The Eagles and Chip Kelly are 1-for-3 this season on challenges, losing one in each of the first two games, before successfully challenging what was initially ruled a Kansas City interception last Thursday. The guy upstairs in charge of advising Kelly is offensive coordinator Pat Shurmur.
"I don't always have a great view of it. We kind of put our minds together up there," Shurmur said yesterday. "In a situation where it warrants a challenge, we say, 'Hey coach, you ought to think about doing this.' "
Shurmur was asked if the Eagles want to be absolutely certain when they challenge, not willing to risk being charged a timeout, or if reasonable doubt is the criterion, making it worth gambling the timeout.
"If we see visible evidence to support the fact that we may win on the challenge, then we want to do it," Shurmur said. "Unfortunately, there's a lot of times in the game when you're thinking about it. For whatever reason you don't see" the right replay in time. "It happens mostly when you're on the road. I say that tongue-in-cheek."
Tongue-in-cheek or not, it's true: At home, the video scoreboard operator will pounce on anything questionable, freeze it, and show it over and over, 40 feet high. If you're the visitor, you're waiting for whatever the TV broadcast provides the coaches in the booth, often shown on delay, so particularly with a hurryup offense such as the Eagles', the next play is about to start as the replay of the previous play begins.
"I don't want to lead coach Kelly off the bridge by giving him bad information," Shurmur said. "There's times on the sideline when when he can see it better than I can because it's right in front of him. There's other times that we get more information up top. Each situation is different. Generally speaking, we want to be aggressive in everything that we do."
In the opener, the Eagles unwisely challenged the ruling that rookie tight end Zach Ertz had dropped a pass. To the naked eye, at real speed, it sort of looked like the ball might have been kicked out of his grasp after Ertz went to the ground and completed the catch, but replay clearly showed this wasn't the case.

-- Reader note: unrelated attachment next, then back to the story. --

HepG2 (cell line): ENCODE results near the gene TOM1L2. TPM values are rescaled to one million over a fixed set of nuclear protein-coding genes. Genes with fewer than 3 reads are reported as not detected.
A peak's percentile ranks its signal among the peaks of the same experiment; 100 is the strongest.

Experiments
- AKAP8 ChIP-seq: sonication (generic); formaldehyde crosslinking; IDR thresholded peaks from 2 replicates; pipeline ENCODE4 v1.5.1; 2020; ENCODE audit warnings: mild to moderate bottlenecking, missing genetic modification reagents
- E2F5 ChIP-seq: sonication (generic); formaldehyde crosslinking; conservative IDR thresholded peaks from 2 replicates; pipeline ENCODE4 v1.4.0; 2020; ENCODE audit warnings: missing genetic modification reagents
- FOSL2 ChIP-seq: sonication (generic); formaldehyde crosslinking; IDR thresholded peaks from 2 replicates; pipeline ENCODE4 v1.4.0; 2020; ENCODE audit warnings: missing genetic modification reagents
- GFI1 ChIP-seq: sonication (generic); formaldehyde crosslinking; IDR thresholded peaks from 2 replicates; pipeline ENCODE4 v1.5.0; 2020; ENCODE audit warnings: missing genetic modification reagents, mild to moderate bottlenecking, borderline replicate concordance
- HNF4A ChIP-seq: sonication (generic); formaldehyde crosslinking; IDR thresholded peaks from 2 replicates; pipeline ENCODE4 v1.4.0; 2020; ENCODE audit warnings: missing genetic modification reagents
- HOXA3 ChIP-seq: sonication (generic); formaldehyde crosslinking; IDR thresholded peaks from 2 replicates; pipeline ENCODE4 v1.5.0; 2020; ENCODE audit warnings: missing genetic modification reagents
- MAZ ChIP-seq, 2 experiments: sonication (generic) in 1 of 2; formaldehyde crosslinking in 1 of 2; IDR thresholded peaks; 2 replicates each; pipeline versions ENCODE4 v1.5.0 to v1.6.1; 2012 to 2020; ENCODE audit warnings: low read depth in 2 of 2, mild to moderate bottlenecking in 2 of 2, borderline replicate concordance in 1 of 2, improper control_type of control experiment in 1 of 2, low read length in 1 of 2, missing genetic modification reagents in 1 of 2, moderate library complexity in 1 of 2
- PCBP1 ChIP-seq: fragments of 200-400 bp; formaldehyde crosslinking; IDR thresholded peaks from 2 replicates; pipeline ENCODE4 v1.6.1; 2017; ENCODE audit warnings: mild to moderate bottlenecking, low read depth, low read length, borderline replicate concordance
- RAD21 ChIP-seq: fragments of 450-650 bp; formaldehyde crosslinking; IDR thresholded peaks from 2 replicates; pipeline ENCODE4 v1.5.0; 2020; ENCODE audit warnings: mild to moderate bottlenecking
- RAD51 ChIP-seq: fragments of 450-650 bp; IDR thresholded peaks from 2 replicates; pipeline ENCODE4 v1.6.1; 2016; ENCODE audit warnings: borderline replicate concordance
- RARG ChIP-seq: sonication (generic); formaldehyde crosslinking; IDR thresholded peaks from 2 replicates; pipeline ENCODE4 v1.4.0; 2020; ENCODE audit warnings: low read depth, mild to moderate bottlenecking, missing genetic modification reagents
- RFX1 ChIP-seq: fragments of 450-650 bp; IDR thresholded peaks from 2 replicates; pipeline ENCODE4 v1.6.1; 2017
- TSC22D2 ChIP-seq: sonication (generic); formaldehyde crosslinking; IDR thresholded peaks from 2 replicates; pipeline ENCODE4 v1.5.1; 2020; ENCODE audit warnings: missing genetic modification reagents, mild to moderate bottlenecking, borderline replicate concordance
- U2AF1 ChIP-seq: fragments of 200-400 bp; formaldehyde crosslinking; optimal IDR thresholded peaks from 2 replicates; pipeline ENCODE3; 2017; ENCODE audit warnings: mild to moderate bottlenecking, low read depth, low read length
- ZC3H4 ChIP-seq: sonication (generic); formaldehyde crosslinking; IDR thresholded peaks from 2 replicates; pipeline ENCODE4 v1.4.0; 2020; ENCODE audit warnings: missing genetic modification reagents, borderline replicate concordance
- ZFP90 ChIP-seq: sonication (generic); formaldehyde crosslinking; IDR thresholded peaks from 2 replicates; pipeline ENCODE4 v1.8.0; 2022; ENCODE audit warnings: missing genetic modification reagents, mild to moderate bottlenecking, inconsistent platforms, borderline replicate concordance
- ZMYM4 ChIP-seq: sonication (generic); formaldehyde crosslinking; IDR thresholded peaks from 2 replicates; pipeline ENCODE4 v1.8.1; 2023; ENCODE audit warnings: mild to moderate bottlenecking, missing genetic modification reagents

In the San Diego loss, the Eagles challenged whether Chargers receiver Malcom Floyd got both feet inbounds after catching a pass at the sideline. On replay, it seemed possible Floyd might have lifted his back foot as he brought the ball in, but the official on the field had ruled a catch, and the replay evidence was not strong enough to overturn the call.
The Kansas City "interception" clearly hit the ground. This seemed obvious both live and on replay.
Broncos coach John Fox told a conference call with Philadelphia-area reporters that corner Champ Bailey is "closer this week than he was last week," to playing with a sprained foot. The Broncos listed Bailey as a partial practice participant . . . In speaking with Colorado reporters yesterday, Fox became the latest NFL coach to liken LeSean McCoy to Barry Sanders, stylistically. It's becoming a popular reference . . . Jason Peters is on the Eagles' injury report with a dislocated finger suffered in the opener. It isn't expected to affect his blocking . . . With Patrick Chung (shoulder) still not practicing, rookie safety Earl Wolff could see his first NFL start . . . Speaking of safeties, one thing Kurt Coleman remembers from the Eagles' win over Peyton Manning and the Colts 3 years ago is that he and Quintin Mikell inadvertently sandwiched Colts receiver Austin Collie, giving Collie the first of three concussions that have played a role in derailing a promising career. Collie was in camp with the 49ers this year but was cut.
On Twitter: @LesBowen